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FLADEN GP

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  • General information

    General information
    Attribute Value
    Lithostrat. unit
    The lithostratigraphic unit's official name.
    FLADEN GP
    NPDID lithostrat. unit
    NPD's unique id for lithostratigraphic units.
    205
    Level
    Indicates the lithostratigraphic unit's level. Legal values: GROUP, FORMATION, MEMBER.
    GROUP
  • Level below

    Level below
    Lithostrat. unit
  • Description

    Fladen Group

    Name
    From the Fladen Ground Spur, a structural feature.
    Type area
    The group is typically developed in the UK sector of the Central North Sea particularly in the area between the Piper and Forties oilfields.
    Thickness
    Within the volcanic province the thickest section penetrated so far is 1100 m and in this well the base of the volcanic was not reached. A considerable amount of thickness information was presented by Howitt and others (1975).
    Lithology
    The group embraces both volcanic and non-volcanic formations. Therefore the group contains a wide range of lithologies including basalts, tuff agglomerates, and normal continental to shallow water sediments.
    Boundaries
    The group normally rests on pre-Jurassic rocks, frequently Triassic sediments, and the lower boundary is marked either by the incoming of igneous rocks or the change from Triassic continental sediments to paralic sediments containing tuff horizons. The upper boundary is the contact with the marine sediments of the Humber Group. The Piper or Kimmeridge Clay formations may overlie the Fladen Group and in some sections the Heather Formation may be present but as noted earlier the complex interdigitations of the component formations of the Humber Group are not precisely known for this part of the Central North Sea.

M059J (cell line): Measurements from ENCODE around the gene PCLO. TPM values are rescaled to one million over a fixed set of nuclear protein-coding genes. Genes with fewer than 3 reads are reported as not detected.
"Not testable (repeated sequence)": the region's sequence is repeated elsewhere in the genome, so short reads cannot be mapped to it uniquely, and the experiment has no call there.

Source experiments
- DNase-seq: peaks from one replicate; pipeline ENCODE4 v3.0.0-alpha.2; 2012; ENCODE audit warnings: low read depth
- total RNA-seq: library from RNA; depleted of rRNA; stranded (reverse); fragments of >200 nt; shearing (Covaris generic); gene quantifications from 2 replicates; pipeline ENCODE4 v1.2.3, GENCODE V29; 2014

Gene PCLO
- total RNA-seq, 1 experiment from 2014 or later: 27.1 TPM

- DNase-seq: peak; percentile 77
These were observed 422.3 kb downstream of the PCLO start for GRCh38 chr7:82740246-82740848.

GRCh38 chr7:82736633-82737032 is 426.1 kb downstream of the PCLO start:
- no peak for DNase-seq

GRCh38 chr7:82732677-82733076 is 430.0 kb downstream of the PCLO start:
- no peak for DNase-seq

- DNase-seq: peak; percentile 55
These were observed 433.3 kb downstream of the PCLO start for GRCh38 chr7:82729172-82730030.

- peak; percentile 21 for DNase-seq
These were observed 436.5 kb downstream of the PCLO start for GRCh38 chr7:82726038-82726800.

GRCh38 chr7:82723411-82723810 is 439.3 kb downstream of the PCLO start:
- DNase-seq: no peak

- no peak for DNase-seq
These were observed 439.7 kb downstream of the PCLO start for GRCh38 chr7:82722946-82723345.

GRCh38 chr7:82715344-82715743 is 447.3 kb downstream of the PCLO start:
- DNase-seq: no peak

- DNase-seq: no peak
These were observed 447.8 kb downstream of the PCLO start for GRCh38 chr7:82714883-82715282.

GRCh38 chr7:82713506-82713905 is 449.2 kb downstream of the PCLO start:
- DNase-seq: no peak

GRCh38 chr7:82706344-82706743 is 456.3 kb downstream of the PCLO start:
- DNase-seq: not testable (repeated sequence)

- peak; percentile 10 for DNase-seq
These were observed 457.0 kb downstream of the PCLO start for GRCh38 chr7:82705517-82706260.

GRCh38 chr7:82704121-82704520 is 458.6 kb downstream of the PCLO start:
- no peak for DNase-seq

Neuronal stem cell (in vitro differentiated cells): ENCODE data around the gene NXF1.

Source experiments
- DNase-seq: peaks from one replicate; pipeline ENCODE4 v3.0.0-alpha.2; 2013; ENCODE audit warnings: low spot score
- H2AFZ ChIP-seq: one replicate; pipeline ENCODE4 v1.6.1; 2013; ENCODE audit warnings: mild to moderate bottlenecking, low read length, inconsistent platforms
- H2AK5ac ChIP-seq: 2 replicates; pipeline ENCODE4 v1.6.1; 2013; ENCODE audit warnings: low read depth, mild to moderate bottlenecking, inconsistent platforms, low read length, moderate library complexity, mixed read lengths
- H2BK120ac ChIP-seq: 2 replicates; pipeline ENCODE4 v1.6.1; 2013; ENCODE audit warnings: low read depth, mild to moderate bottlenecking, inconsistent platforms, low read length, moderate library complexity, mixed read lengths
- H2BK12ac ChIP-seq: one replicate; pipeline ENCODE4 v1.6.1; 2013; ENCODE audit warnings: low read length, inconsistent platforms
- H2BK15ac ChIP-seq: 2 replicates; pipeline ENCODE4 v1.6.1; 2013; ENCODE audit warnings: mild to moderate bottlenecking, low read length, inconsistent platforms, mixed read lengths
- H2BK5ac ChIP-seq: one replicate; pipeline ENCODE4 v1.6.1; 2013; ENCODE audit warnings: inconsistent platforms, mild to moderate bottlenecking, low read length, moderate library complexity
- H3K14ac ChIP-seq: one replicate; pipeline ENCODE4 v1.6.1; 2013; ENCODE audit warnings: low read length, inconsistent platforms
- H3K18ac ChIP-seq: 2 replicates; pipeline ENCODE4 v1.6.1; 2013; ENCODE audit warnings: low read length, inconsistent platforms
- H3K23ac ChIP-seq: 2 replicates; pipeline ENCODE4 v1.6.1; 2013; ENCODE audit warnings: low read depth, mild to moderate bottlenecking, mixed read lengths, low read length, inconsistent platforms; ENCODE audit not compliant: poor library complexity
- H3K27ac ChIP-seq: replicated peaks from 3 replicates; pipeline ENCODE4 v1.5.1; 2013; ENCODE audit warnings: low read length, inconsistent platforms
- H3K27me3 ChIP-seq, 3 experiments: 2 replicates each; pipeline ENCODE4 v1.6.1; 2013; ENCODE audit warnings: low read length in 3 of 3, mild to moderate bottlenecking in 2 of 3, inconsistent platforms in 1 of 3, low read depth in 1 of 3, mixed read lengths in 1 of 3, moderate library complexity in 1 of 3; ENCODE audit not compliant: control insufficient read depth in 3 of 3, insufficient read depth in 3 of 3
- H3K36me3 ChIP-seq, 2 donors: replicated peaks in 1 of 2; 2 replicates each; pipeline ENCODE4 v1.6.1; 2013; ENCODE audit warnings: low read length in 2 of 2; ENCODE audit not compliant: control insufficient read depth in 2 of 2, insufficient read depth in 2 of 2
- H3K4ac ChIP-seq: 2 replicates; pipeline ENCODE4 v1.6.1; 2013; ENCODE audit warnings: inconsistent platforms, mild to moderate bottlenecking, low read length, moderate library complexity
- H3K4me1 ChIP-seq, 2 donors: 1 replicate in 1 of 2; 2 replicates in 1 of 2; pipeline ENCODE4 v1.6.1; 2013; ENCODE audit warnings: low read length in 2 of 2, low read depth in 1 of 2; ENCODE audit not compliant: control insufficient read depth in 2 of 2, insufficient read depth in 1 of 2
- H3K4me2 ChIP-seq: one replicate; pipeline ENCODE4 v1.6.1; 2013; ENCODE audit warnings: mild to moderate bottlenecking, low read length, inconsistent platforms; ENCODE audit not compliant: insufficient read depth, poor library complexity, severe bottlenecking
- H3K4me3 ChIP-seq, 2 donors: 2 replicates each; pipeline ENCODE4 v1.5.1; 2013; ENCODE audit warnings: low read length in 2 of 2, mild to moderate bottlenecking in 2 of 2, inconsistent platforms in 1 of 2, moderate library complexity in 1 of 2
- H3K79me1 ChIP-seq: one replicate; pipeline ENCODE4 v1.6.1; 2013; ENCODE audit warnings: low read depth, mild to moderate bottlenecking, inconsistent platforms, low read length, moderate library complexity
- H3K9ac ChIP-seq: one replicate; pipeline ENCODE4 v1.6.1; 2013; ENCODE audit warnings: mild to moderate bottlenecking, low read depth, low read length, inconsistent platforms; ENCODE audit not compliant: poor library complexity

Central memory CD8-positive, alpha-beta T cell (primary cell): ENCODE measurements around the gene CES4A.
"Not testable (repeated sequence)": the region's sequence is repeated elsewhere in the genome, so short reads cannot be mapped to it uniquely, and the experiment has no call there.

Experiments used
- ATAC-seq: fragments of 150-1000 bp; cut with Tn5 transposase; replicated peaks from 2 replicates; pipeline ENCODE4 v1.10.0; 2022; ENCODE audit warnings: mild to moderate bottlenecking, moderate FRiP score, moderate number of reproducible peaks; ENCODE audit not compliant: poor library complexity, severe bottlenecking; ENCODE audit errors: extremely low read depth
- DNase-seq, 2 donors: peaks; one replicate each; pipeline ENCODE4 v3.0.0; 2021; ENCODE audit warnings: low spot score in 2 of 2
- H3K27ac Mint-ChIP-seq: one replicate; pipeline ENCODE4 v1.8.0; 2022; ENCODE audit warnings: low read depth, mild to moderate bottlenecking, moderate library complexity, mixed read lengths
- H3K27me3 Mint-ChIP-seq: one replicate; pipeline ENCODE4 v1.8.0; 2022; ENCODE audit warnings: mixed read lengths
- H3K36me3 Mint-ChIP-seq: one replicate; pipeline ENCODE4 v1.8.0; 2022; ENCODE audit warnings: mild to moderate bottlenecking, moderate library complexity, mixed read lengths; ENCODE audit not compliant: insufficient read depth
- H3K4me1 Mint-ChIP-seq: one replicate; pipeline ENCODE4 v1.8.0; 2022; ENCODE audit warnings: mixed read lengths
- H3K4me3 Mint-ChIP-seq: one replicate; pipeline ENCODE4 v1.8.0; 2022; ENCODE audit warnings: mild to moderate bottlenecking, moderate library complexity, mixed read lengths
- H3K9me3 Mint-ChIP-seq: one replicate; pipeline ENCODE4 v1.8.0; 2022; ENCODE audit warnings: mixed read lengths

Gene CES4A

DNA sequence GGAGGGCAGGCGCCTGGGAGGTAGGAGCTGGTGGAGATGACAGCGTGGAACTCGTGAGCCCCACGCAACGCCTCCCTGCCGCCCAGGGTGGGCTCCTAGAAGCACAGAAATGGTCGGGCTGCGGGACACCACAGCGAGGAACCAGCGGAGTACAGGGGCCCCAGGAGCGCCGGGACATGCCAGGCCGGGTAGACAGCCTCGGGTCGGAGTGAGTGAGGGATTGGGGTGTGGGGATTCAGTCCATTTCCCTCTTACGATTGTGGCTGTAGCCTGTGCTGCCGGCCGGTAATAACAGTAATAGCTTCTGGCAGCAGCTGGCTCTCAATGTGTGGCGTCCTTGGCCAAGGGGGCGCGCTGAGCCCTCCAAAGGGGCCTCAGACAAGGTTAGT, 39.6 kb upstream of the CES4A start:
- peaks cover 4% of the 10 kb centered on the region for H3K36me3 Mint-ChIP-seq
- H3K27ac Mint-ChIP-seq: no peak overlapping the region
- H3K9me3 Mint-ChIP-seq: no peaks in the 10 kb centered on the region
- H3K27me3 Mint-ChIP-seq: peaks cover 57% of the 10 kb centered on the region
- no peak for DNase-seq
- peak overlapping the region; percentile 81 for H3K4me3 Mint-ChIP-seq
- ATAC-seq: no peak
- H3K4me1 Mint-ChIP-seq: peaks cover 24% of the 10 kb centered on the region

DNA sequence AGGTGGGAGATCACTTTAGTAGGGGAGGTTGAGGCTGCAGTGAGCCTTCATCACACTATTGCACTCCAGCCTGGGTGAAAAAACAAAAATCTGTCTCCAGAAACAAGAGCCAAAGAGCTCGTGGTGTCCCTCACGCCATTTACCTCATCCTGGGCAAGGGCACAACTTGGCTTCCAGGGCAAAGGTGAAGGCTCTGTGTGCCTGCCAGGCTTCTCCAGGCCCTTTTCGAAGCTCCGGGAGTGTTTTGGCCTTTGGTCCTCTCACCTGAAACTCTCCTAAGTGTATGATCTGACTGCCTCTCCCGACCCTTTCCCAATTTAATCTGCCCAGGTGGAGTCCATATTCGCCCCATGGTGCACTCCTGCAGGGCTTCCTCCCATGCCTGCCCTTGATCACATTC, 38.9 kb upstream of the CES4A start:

Distribution
    The group is largely restricted to the area of UK quadrants 14, 15, 16, and the more northerly parts of 21 and 22.
    Age
    Middle Jurassic.
    Subdivision
    As noted above the rocks of the Fladen Group are divided into two formations which are essentially end members of an interdigitating sequence. These are named the Rattray and Pentland formations. For present purpose if the encounters section contains more than half volcanic it is assigned to the Rattray Formation while if it contains more than half sedimentary rocks then it is placed in the Pentland Formation. As more data become available it will almost certainly be possible to subdivide the two formations further, and a proper understanding of the relationship between these end members may necessitate revision of the nomenclature in the future.
    Source
    • Deegan, C. E. and Scull, B. J. (compilers) 1977: A standard lithostratigraphic nomenclature for the Central and Northern North Sea. UK Institute of Geological Sciences, Report 77/25; the Norwegian Petroleum Directorate, NPD-Bulletin No. 1, 36 pp.
  • Wellbores penetrating

    Wellbores penetrating
    Wellbore name
    Wellbore completion date
    Top depth [m]
    Bottom depth [m]
    07.01.1982
    4162
    4300
  • Wellbores with cores

    Wellbores with cores
    Wellbore name
    Wellbore completion date
    Core length [m]